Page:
By: Avi Koenig
WandaVision, the Disney+ creation of Marvel and Disney, centers around superheroes Wanda Maximoff and Vision as they adjust to their new lives in suburbia, pulling viewers in with twists more sinister than you’d expect from the average sitcom.
Over the past 13 years, the Marvel Cinematic Universe, or MCU, has emerged as arguably the most dominant media franchise in entertainment. With 20+ movies, Marvel has consistently released box office smashes that culminated in Avengers Endgame in 2019, breaking the record for highest grossing film of all time. Despite this continuous success on the big screen, Marvel Studios has historically struggled to mirror that success on television. To be fair, the MCU had solid TV series such as Agents of S.H.I.E.L.D on ABC and Luke Cage on Netflix. However, nothing approached the cultural domination and popularity of the movies. When Disney (the parent company of Marvel) launched their own streaming service Disney+, Marvel took the opportunity to attempt to revitalize their television efforts for exclusive shows for the new platform. Unlike previous Marvel TV series, Marvel Disney+ shows would feature more prominent and well-known characters from the movies, connect more with the larger MCU, and have a much greater budget than previous shows.
This experiment launched on January 15th with the release of the first two episodes of WandaVision. The show, which released a new episode weekly until its season finale on March 5th, centered around Avengers characters Wanda Maximoff, played by Elizabeth Olson, and Vision, played by Paul Bettany. From the start, the show established itself as unlike anything Marvel had ever done with each episode being stylized in the form of a sitcom set in different decades, from the 1950s (in the vein of the Dick van Dyke Show) to the 2000’s (influenced by Malcom in the Middle) set in the fictional town of Westview, NJ. This is in addition to an overarching real-world frame-narrative that is filled with the more familiar supernatural MCU phenomenon and battles that I won’t spoil for you.
This is all well, good, and unique for Marvel, but what really makes this show stand out from the rest of the MCU, and quite frankly the rest of the TV landscape, is how this show is never truly a battle of good vs evil. For most of the show, there isn’t even a clear villain, and even when it becomes apparent, the villain only serves as a conduit to exploring the show’s overarching theme: dealing with grief. In Avengers Infinity War (spoiler alert), Vision was killed by the Titan Thanos when he removed the Mindstone which powered him (he’s a synthezoid- a type of android). This show is centered around Wanda, who was romantically involved with Vision, dealing with that grief and loss. In many ways, the show isn’t about finding out who the bad guy is or what’s behind the mysterious happenings in Westview. It’s about Wanda going through the stages of grief over the course of the show and moving from her fantasy of what the world should be like towards what the reality is. A reality that is much harder to deal with than fantasies. The TV show format is especially suited to this progression, allowing for a much more sedate and impactful progression through these stages, retaining much more emotion and perspective than a 2-hour movie would allow.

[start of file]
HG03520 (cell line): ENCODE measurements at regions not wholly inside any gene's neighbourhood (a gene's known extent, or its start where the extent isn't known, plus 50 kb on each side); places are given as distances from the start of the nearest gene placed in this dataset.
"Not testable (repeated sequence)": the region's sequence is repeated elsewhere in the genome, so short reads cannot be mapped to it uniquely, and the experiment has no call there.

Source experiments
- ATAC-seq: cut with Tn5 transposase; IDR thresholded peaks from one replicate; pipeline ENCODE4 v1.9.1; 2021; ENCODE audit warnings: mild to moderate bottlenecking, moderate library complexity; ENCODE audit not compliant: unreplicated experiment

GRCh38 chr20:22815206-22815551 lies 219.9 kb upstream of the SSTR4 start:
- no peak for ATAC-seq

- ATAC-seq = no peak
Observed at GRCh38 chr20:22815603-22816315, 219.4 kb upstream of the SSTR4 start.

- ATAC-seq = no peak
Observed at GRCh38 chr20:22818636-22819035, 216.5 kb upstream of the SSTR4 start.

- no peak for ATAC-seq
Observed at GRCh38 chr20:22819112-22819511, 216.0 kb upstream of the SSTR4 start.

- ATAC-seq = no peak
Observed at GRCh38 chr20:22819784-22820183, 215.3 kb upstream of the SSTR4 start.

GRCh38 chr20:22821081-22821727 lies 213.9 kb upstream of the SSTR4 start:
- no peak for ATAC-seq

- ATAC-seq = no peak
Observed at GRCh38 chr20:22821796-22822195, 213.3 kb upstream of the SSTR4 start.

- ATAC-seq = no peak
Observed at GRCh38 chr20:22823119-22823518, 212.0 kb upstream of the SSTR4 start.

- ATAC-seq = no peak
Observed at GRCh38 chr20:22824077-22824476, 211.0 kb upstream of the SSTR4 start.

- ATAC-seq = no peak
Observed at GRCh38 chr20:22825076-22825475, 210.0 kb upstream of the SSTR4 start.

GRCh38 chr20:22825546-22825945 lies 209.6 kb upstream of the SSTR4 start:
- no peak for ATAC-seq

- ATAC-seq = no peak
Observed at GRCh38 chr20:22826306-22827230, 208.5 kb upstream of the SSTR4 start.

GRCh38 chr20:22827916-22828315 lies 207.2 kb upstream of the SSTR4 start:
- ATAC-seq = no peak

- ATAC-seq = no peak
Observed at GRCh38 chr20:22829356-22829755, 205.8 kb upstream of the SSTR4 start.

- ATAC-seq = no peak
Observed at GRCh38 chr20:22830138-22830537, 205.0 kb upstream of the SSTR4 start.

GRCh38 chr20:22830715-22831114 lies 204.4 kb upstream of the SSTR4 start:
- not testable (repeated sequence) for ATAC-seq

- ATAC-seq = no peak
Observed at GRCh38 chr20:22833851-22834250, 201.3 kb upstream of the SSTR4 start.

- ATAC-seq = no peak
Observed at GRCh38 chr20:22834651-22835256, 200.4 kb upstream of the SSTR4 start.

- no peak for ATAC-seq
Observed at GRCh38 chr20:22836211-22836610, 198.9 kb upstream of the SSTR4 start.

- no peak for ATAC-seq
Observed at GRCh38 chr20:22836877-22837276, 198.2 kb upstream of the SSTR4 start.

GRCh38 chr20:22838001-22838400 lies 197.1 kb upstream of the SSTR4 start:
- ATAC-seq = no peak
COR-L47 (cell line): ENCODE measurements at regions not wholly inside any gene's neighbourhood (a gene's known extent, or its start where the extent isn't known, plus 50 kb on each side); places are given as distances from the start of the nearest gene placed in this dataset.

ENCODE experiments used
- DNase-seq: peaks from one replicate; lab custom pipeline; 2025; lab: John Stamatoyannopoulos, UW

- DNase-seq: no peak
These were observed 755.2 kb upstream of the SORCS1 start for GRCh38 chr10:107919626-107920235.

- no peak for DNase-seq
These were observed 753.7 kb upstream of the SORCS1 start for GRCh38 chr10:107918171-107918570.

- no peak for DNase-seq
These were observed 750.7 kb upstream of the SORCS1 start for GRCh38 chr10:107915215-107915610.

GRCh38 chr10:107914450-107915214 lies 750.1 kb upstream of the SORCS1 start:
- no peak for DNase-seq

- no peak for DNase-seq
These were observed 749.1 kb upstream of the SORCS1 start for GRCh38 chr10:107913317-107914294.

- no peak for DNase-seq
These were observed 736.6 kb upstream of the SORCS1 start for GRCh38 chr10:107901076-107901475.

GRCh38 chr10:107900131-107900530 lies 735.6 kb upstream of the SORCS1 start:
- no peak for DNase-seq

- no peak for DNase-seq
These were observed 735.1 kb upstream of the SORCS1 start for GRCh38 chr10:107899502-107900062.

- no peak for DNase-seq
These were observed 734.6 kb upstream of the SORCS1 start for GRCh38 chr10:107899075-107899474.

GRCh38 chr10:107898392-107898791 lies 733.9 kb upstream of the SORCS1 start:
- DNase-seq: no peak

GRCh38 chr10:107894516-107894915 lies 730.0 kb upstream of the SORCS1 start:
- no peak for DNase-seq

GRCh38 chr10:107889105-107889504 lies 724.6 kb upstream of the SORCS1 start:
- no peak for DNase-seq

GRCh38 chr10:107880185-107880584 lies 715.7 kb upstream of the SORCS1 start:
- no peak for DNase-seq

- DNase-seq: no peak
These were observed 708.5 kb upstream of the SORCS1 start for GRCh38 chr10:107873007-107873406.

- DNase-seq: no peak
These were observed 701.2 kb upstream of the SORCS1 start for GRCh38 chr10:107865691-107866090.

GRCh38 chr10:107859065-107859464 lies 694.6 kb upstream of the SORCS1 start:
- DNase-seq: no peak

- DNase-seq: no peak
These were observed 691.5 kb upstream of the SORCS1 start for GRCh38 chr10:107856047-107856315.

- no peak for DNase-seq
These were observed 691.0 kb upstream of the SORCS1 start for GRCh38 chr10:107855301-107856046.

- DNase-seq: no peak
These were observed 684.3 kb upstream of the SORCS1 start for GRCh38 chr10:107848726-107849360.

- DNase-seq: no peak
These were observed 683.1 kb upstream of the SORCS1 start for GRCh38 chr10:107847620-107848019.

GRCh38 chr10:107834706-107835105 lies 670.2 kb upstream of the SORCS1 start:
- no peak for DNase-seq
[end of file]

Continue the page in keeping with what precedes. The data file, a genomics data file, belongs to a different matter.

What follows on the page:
In conclusion, what are my impressions of WandaVision? I think that it’s a fantastic show that opens the door for Marvel, bringing the MCU and the superhero genre into a completely new realm of storytelling. It’s got action, it’s got drama, but most of all, it’s got a sense of vulnerability and a profound insight into the fragility of the human condition. A smashing success for Marvel’s Disney+ debut, and hopefully a prelude for more fantastic shows to come.